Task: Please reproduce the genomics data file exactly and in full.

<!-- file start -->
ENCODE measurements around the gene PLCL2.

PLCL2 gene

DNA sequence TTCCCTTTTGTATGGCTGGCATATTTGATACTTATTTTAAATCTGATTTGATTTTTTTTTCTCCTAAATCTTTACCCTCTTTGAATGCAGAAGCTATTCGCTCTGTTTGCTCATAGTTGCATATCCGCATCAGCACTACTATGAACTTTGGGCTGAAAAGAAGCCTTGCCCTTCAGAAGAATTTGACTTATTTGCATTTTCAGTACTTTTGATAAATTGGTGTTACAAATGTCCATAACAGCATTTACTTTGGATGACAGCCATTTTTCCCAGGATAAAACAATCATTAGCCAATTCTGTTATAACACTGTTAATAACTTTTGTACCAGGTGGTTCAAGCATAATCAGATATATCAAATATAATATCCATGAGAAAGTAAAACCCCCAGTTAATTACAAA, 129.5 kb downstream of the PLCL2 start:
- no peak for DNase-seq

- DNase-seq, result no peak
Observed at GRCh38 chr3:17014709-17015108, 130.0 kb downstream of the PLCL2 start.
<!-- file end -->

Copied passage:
ENCODE measurements around the gene PLCL2.

PLCL2 gene

DNA sequence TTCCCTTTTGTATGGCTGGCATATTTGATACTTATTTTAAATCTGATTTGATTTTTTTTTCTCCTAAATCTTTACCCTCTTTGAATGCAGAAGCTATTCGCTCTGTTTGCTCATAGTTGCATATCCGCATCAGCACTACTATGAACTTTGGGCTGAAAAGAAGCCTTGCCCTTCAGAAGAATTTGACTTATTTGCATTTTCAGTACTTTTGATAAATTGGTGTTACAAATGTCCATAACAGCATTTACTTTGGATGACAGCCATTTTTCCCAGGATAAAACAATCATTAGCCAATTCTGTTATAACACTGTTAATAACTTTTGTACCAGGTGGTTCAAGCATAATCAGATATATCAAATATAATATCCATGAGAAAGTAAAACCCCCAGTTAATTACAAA, 129.5 kb downstream of the PLCL2 start:
- no peak for DNase-seq

- DNase-seq, result no peak
Observed at GRCh38 chr3:17014709-17015108, 130.0 kb downstream of the PLCL2 start.